A simplified protocol for measurement of Ca isotopes in biological samples†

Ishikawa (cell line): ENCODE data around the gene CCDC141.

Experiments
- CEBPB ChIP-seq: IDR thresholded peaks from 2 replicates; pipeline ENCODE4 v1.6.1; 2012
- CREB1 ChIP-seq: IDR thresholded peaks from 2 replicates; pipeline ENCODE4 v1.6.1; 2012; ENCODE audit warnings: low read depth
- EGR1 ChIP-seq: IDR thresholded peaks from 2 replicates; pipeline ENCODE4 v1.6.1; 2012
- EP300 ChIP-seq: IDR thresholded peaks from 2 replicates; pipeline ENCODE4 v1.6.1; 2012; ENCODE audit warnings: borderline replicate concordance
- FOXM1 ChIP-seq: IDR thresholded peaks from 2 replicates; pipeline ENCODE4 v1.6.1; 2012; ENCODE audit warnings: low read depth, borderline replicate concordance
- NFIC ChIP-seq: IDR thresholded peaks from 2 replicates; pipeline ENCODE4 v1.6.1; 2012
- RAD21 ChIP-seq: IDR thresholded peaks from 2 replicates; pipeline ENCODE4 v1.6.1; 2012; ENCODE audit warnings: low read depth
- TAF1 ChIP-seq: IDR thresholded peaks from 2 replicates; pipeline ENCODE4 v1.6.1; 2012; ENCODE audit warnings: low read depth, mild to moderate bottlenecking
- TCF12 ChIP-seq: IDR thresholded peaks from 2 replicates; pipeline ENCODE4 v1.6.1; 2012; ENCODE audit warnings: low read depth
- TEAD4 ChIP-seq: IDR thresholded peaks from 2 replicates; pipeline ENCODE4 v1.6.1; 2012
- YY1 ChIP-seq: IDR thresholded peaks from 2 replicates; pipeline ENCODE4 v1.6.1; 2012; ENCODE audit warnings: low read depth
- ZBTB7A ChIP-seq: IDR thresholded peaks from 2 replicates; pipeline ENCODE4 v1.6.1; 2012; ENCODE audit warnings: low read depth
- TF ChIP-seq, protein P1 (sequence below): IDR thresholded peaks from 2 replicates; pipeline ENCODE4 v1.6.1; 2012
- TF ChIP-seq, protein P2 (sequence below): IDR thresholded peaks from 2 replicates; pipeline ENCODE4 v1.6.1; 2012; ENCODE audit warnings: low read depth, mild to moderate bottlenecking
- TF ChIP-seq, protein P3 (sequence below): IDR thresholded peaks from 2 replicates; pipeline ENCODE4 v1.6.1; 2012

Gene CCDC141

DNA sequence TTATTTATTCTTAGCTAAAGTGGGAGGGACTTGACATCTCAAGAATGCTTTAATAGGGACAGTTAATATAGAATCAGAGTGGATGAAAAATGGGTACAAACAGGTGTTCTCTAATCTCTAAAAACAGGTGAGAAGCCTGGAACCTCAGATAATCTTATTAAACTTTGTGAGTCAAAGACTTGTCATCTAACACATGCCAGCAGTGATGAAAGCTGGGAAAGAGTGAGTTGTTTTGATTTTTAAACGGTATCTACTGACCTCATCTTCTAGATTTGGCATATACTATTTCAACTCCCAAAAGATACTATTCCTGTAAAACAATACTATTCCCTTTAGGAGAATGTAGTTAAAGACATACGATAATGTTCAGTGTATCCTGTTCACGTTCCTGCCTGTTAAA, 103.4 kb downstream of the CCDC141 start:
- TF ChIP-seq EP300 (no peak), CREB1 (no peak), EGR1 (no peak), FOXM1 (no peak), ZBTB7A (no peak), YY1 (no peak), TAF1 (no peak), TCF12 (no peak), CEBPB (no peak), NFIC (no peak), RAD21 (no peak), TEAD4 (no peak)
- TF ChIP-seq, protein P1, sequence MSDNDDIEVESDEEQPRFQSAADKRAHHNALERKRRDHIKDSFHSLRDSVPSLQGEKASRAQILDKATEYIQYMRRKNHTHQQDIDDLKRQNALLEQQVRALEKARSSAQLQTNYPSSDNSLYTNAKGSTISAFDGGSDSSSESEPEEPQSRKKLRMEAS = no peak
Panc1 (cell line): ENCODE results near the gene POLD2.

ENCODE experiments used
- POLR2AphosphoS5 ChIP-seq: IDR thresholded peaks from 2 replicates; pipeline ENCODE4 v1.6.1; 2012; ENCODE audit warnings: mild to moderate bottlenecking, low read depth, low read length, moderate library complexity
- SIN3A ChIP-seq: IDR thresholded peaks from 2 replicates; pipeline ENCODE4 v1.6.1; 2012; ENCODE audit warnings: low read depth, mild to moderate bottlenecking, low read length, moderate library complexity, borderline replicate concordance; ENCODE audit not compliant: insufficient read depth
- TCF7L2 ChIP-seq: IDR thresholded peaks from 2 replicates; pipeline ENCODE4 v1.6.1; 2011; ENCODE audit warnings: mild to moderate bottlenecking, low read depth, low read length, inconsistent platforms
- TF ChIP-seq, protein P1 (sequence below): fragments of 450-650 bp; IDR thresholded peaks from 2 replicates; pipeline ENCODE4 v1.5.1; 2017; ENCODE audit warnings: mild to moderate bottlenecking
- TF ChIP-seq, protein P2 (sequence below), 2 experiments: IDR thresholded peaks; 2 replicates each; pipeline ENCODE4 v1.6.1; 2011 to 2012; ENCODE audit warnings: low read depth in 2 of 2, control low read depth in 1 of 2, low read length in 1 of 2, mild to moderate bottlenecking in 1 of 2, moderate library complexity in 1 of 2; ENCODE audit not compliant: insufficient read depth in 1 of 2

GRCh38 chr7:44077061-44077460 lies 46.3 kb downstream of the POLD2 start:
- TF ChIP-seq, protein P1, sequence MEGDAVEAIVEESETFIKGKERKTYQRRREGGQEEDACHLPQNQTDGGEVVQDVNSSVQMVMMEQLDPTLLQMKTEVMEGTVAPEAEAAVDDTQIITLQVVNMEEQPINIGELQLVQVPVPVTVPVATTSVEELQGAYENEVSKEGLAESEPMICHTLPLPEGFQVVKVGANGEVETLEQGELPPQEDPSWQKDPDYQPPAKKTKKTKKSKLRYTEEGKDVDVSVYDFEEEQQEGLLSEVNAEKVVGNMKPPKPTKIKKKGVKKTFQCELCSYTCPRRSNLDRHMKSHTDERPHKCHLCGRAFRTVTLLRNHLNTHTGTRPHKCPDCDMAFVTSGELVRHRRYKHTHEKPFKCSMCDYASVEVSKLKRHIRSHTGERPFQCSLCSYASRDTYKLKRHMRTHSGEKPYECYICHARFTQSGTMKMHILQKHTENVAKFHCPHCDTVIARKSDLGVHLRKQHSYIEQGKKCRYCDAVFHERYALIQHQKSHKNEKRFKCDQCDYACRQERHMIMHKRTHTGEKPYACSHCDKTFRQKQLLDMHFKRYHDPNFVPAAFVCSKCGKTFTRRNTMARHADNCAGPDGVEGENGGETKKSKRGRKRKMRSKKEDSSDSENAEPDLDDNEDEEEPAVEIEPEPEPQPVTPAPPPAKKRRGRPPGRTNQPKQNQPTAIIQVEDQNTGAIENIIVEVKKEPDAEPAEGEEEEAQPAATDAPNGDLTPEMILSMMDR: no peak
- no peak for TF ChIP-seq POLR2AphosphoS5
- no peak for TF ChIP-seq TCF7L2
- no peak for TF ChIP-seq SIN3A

We describe a chemical separation protocol of calcium from biological materials for isotopic measurement by multiple collector inductively coupled plasma mass spectrometry (MC-ICPMS). The method was tested using elution profiles along with HCl and HNO3 acids only, on human urine, sheep serum and red blood cells (RBC), seawater and herbaceous plants. It allows the elimination of all interfering species (including K, Sr, Mg) and the remaining matrix (including Fe, P, Na and S) beyond required levels. In order to further test this protocol and better understand the Ca isotopic signatures of mammalian fluids and organs, we purified and analyzed a wide range of materials from sheep, i.e. serum, RBC, muscle, liver, kidneys, enamel, bone, urine and feces. The data show a wide range of variations, expressed as δ, over 1‰ per amu, with a precision of 0.1‰ or better, spanning most of the variability reported so far. Red blood cells appeared to be heavier than serum by 0.3‰ per amu. This isotopic difference between serum and red blood cells was not taken into account in previous studies and it provides further information on Ca isotopic cycling in organisms. The Ca isotopic compositions of organs are correlated with concentrations, bone and RBC representing the two end-members, bone being Ca rich and 44Ca-depleted and RBC Ca poor and 44Ca-enriched. The trend is compatible with a distillation process by which Ca is extruded from cells along with a kinetic fractionation process favoring lighter Ca isotopes.